The long-term goal of this research program is to develop a complete theoretical account of how children acquire access to segmental speech structure when there are no apparent landmarks for that structure in the acoustic signal. Early work on this project examined how children's sensitivity to and weighting of acoustic cues affected the emergence of segmental structure in their speech perception and production. That work revealed that young children weight dynamic spectral cues (formant transitions) especially strongly and certainly more than adults. Because formant transitions are brief sections of longer, continuously changing patterns of vocal-tract resonances those results were interpreted as suggesting that the research focus should move beyond the cue. Building upon the work of others showing that that there are optimal strategies for perceptually organizing the acoustic speech signal, this project currently focuses on how children learn to use global acoustic structure in speech perception and production.
Six Specific Aims will address these hypotheses:
Aim #1 : Global properties of speech are more readily organized over signal stretches that span several syllables, rather than over brief stretches.
Aim #2 : Coherence Masking Protection for speech signals arises explicitly from being able to recover a sound-generating object.
Aim #3 : Children with language-learning problems are particularly poor at perceptually organizing the speech signal in a coherent manner.
Aim #4 : Cognitive and attentional resources are more greatly taxed with degraded than natural speech signals.
Aim #5 : Children are more hindered than adults in their speech perception by signals with broad formants.
Aim #6 : Learning to organize speech gestures in production is more difficult with degraded signals as the models. Attaining these aims will broaden our understanding of what is involved in learning a native language. Outcomes will impact our theories regarding language-related disorders of childhood, and influence treatment.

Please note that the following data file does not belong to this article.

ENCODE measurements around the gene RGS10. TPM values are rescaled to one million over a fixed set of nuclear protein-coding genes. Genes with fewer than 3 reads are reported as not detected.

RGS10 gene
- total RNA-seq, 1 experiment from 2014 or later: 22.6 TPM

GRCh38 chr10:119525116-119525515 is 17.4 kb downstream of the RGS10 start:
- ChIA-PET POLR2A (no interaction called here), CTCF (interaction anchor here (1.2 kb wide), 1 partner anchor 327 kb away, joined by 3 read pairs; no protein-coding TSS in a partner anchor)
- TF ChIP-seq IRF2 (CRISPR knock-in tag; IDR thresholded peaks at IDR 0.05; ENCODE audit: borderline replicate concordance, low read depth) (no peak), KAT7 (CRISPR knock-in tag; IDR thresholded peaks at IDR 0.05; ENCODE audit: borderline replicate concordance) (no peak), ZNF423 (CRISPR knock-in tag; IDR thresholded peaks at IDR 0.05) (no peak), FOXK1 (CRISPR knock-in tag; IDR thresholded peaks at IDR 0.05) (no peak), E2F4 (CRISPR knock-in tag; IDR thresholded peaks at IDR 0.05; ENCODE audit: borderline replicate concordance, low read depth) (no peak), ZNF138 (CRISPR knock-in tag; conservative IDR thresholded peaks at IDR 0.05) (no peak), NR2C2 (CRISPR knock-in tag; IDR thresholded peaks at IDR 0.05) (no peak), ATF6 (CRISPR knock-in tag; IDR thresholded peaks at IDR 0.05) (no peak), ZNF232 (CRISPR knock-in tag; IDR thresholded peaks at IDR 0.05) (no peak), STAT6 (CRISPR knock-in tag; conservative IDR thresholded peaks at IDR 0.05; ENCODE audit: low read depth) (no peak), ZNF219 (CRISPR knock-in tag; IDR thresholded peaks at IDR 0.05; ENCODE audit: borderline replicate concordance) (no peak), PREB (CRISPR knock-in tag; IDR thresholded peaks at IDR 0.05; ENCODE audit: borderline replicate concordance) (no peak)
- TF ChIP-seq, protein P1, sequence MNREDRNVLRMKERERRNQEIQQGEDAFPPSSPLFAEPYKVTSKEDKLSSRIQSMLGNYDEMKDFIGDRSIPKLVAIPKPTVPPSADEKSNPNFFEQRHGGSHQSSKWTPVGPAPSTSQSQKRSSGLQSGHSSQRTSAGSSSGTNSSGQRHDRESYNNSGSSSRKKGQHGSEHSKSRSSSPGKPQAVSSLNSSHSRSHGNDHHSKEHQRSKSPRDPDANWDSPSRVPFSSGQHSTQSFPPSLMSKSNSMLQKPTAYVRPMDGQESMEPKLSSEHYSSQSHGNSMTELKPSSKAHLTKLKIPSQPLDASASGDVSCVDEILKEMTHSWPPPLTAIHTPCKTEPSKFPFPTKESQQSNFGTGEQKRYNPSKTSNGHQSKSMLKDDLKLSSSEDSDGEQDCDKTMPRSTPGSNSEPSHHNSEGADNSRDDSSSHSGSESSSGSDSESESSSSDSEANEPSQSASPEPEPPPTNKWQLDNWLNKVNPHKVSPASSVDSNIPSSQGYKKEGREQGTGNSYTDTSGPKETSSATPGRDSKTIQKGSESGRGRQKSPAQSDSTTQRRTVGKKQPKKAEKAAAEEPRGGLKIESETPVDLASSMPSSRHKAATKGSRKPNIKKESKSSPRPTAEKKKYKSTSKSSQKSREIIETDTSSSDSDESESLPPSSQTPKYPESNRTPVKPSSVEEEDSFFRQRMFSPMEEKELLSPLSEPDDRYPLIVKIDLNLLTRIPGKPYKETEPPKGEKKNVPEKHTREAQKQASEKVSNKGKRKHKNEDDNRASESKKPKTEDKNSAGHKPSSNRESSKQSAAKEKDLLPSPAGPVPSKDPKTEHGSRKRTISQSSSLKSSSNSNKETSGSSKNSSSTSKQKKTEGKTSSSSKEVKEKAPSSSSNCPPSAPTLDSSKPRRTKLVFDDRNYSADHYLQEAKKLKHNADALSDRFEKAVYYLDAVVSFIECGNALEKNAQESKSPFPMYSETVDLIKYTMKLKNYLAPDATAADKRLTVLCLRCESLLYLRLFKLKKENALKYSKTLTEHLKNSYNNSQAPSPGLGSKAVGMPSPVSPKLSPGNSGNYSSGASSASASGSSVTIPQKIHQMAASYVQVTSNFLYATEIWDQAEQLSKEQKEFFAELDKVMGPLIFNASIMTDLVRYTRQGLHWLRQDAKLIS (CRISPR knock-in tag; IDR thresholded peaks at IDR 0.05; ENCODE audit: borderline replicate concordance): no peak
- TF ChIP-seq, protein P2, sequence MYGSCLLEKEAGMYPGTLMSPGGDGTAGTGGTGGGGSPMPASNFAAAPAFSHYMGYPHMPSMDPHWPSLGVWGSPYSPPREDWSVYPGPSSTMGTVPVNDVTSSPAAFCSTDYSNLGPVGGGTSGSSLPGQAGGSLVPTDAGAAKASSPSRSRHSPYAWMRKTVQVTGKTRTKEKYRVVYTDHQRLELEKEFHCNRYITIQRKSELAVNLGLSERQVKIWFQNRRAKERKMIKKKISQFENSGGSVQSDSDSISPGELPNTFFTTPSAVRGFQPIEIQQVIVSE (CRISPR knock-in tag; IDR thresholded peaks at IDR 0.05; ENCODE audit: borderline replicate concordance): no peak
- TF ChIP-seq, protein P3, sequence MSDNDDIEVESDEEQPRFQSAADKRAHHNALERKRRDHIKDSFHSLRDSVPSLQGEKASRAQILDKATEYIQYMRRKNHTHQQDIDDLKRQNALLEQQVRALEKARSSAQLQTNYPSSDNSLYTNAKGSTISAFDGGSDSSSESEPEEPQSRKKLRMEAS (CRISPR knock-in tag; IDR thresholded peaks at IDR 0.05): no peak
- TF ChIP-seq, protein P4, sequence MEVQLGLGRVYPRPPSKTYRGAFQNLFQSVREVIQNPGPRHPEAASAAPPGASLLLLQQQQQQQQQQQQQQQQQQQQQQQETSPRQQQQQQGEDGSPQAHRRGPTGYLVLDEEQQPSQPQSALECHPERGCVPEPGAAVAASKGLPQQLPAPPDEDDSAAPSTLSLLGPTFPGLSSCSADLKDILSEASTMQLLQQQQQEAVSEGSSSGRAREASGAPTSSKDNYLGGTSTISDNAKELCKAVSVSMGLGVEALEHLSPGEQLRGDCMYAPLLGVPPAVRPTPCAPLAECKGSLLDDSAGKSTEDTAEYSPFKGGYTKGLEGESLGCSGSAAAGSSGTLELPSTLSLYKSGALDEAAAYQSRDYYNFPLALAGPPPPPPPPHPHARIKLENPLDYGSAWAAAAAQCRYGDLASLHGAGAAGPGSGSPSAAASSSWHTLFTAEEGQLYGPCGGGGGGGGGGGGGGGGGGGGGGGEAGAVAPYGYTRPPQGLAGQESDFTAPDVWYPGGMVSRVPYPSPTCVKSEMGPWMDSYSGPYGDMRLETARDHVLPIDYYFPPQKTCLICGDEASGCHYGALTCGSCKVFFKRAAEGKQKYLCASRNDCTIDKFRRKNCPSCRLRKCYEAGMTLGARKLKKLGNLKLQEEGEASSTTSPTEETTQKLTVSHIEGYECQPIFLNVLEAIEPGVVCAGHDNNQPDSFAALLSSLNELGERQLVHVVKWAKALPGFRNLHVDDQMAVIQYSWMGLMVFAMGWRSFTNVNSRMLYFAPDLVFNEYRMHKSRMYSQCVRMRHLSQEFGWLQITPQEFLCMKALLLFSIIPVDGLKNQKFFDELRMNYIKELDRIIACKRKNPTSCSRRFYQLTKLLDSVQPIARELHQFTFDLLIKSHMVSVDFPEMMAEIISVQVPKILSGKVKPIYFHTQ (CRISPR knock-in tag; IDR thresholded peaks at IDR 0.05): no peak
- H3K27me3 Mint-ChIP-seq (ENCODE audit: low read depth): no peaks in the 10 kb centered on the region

Public Health Relevance

Language-learning deficits are nothing short of devastating for a child. They may start out appearing innocuous in nature: A child might seem quieter than others, have some articulation problems, or be a little slow to learn words. But as the child goes through school, the deleterious consequences of language deficits may accumulate and can almost seem to metastasize into other problems, such as reading problems, attention deficits, social awkwardness, or general learning difficulties. This work will continue an ongoing project designed to investigate what must be learned when children acquire spoken language, how they go about doing so, and what goes wrong when problems arise.

Agency
National Institute of Health (NIH)
Institute
National Institute on Deafness and Other Communication Disorders (NIDCD)
Type
Research Project (R01)
Project #
5R01DC000633-25
Application #
8431423
Study Section
Language and Communication Study Section (LCOM)
Program Officer
Shekim, Lana O
Project Start
1988-12-01
Project End
2016-02-29
Budget Start
2013-03-01
Budget End
2014-02-28
Support Year
25
Fiscal Year
2013
Total Cost
$307,859
Indirect Cost
$105,984
Name
Ohio State University
Department
Otolaryngology
Type
Schools of Medicine
DUNS #
832127323
City
Columbus
State
OH
Country
United States
Zip Code
43210
Nittrouer, Susan; Lowenstein, Joanna H (2014) Dynamic spectral structure specifies vowels for adults and children. Lang Speech 57:487-512
Nittrouer, Susan; Tarr, Eric; Bolster, Virginia et al. (2014) Low-frequency signals support perceptual organization of implant-simulated speech for adults and children. Int J Audiol 53:270-84
Nittrouer, Susan; Lowenstein, Joanna H; Wucinich, Taylor et al. (2014) Benefits of preserving stationary and time-varying formant structure in alternative representations of speech: implications for cochlear implants. J Acoust Soc Am 136:1845-56
Nittrouer, Susan; Lowenstein, Joanna H (2014) SEPARATING THE EFFECTS OF ACOUSTIC AND PHONETIC FACTORS IN LINGUISTIC PROCESSING WITH IMPOVERISHED SIGNALS BY ADULTS AND CHILDREN. Appl Psycholinguist 35:333-370
Moberly, Aaron C; Lowenstein, Joanna H; Tarr, Eric et al. (2014) Do adults with cochlear implants rely on different acoustic cues for phoneme perception than adults with normal hearing? J Speech Lang Hear Res 57:566-82
Nittrouer, Susan; Caldwell-Tarr, Amanda; Lowenstein, Joanna H (2013) Working memory in children with cochlear implants: problems are in storage, not processing. Int J Pediatr Otorhinolaryngol 77:1886-98
Tarr, Eric; Nittrouer, Susan (2013) Explaining coherence in coherence masking protection for adults and children. J Acoust Soc Am 133:4218-31
Nittrouer, Susan; Lowenstein, Joanna H (2013) Perceptual organization of speech signals by children with and without dyslexia. Res Dev Disabil 34:2304-25
Nittrouer, Susan; Tarr, Eric (2011) Coherence masking protection for speech in children and adults. Atten Percept Psychophys 73:2606-23
Nittrouer, Susan; Shune, Samantha; Lowenstein, Joanna H (2011) What is the deficit in phonological processing deficits: auditory sensitivity, masking, or category formation? J Exp Child Psychol 108:762-85

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